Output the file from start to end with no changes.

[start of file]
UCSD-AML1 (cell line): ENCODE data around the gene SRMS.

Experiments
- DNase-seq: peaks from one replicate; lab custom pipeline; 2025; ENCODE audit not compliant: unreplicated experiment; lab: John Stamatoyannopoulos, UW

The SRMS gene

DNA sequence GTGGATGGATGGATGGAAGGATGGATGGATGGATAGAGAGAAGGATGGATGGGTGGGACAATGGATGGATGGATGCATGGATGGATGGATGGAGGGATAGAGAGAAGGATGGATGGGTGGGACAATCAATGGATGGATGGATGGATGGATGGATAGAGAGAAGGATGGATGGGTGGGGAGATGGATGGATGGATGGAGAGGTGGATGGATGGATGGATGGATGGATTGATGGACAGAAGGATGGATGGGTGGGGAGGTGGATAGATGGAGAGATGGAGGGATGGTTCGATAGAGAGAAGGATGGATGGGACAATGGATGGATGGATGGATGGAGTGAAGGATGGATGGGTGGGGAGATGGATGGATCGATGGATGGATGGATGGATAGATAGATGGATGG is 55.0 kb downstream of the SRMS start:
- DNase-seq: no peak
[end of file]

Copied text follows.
UCSD-AML1 (cell line): ENCODE data around the gene SRMS.

Experiments
- DNase-seq: peaks from one replicate; lab custom pipeline; 2025; ENCODE audit not compliant: unreplicated experiment; lab: John Stamatoyannopoulos, UW

The SRMS gene

DNA sequence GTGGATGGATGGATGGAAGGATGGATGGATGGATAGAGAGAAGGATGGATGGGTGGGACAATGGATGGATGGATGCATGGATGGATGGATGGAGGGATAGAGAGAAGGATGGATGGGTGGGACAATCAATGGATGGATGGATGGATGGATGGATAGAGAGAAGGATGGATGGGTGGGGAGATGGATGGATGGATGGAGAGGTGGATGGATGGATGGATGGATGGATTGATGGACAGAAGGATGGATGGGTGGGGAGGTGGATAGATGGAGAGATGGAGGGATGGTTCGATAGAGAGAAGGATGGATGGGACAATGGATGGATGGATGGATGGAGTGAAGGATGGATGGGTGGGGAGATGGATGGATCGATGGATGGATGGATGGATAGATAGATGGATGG is 55.0 kb downstream of the SRMS start:
- DNase-seq: no peak